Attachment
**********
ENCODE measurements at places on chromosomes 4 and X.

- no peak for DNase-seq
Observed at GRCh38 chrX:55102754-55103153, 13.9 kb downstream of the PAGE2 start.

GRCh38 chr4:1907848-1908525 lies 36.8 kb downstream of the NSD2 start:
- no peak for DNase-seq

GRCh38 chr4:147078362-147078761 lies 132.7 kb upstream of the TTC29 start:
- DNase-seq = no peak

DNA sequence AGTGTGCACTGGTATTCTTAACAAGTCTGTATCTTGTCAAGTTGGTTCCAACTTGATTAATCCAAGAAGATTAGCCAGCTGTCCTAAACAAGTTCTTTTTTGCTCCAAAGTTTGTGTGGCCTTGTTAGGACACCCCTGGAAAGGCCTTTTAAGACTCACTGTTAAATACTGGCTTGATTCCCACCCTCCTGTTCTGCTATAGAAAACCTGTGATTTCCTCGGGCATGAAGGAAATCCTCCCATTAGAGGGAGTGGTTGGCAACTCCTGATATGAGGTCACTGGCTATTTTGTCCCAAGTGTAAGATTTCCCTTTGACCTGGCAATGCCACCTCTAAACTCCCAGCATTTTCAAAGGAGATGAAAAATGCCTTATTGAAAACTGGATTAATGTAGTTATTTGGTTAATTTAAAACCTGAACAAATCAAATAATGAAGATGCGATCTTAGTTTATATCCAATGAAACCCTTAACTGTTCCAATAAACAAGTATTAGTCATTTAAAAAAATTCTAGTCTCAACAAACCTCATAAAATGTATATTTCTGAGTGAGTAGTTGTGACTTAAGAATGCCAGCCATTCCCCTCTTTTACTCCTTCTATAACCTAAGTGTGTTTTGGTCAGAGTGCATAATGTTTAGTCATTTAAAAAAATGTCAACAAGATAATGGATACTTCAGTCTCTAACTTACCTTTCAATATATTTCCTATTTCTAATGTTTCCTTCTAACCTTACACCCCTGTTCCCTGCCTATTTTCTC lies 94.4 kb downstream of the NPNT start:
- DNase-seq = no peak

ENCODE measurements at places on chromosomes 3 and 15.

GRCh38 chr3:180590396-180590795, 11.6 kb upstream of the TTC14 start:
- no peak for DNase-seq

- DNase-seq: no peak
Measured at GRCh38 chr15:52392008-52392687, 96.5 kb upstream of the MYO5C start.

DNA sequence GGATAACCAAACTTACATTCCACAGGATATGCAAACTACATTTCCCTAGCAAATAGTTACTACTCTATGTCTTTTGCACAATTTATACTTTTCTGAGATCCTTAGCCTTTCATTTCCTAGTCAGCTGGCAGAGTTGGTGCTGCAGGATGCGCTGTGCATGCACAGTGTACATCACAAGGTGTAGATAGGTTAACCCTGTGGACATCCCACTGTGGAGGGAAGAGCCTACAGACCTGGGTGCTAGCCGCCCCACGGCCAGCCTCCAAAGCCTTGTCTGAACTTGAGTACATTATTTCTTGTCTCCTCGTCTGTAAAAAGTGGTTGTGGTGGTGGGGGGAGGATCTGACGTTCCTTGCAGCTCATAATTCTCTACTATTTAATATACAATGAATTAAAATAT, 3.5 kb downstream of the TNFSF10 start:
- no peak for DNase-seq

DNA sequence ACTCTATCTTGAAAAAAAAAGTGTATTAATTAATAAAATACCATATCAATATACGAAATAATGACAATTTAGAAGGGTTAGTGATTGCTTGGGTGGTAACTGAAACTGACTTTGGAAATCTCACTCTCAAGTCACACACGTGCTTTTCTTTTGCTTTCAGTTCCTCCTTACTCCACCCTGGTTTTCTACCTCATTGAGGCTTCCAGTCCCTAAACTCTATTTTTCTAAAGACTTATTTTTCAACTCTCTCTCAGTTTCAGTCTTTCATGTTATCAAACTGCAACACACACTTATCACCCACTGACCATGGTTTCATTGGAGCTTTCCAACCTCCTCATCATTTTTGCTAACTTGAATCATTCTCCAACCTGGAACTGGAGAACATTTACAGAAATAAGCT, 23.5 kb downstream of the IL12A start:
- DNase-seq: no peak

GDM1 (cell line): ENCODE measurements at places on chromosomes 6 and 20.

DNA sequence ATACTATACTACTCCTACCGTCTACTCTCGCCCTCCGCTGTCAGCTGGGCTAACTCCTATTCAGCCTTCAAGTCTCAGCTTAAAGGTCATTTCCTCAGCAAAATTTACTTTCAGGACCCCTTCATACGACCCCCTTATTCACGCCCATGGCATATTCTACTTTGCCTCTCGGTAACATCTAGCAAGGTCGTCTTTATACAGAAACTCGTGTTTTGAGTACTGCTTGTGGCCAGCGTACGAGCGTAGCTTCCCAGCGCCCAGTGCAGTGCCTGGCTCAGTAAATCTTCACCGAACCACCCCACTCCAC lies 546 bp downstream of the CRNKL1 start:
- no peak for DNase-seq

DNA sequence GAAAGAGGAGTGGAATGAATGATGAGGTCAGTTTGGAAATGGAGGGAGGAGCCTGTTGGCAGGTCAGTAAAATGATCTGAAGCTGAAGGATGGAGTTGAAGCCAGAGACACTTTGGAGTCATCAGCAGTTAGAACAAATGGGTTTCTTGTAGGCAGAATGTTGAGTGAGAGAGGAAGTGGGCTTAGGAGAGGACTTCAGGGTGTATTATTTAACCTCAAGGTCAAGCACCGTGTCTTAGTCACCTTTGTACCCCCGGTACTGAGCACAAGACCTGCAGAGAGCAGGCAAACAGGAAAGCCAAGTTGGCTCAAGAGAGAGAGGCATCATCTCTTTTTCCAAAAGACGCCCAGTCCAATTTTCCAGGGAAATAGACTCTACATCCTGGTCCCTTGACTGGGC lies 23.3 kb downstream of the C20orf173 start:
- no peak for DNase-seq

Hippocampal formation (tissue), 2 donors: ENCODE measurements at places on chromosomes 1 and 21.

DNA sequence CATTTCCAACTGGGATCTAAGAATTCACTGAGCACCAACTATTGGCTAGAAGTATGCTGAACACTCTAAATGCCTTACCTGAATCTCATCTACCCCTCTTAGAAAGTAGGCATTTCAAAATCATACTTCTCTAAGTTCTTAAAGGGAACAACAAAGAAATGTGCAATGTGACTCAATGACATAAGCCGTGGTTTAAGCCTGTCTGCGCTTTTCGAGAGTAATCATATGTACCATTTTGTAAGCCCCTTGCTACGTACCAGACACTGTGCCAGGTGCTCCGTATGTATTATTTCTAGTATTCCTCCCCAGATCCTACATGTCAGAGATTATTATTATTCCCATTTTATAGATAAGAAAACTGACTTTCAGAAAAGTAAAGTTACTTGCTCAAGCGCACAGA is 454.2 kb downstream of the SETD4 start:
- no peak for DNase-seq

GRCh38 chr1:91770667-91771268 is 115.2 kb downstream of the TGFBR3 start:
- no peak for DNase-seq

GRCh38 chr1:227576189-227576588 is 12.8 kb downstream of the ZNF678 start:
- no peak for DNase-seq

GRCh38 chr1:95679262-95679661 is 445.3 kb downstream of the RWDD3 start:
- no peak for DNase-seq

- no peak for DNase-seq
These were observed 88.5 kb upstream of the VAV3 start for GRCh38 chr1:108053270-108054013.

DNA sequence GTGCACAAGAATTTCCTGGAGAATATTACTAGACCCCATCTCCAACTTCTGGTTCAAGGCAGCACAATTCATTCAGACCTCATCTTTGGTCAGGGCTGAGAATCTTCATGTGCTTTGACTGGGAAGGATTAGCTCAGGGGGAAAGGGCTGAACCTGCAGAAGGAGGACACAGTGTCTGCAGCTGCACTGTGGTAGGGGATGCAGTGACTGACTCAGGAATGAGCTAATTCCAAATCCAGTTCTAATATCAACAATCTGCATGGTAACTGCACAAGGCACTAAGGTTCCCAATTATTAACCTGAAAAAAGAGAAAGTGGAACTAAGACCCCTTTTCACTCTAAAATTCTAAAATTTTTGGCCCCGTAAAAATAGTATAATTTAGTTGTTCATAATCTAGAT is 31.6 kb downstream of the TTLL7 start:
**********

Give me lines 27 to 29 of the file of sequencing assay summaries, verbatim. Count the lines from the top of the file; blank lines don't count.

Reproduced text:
GRCh38 chr1:91770667-91771268 is 115.2 kb downstream of the TGFBR3 start:
- no peak for DNase-seq

GRCh38 chr1:227576189-227576588 is 12.8 kb downstream of the ZNF678 start: